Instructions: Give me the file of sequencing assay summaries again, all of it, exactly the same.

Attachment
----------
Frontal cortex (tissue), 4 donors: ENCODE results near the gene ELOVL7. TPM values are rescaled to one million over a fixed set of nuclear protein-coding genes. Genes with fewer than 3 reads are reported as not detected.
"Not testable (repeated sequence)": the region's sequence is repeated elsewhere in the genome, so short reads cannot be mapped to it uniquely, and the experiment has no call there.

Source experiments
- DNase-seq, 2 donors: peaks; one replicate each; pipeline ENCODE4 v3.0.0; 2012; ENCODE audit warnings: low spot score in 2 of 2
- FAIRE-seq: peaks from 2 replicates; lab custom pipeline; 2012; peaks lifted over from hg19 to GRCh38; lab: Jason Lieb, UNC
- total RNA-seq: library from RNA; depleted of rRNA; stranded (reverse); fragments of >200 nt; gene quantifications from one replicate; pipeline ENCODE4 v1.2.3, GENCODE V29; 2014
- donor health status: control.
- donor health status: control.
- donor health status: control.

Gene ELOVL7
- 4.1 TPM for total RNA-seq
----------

Frontal cortex (tissue), 4 donors: ENCODE results near the gene ELOVL7. TPM values are rescaled to one million over a fixed set of nuclear protein-coding genes. Genes with fewer than 3 reads are reported as not detected.
"Not testable (repeated sequence)": the region's sequence is repeated elsewhere in the genome, so short reads cannot be mapped to it uniquely, and the experiment has no call there.

Source experiments
- DNase-seq, 2 donors: peaks; one replicate each; pipeline ENCODE4 v3.0.0; 2012; ENCODE audit warnings: low spot score in 2 of 2
- FAIRE-seq: peaks from 2 replicates; lab custom pipeline; 2012; peaks lifted over from hg19 to GRCh38; lab: Jason Lieb, UNC
- total RNA-seq: library from RNA; depleted of rRNA; stranded (reverse); fragments of >200 nt; gene quantifications from one replicate; pipeline ENCODE4 v1.2.3, GENCODE V29; 2014
- donor health status: control.
- donor health status: control.
- donor health status: control.

Gene ELOVL7
- 4.1 TPM for total RNA-seq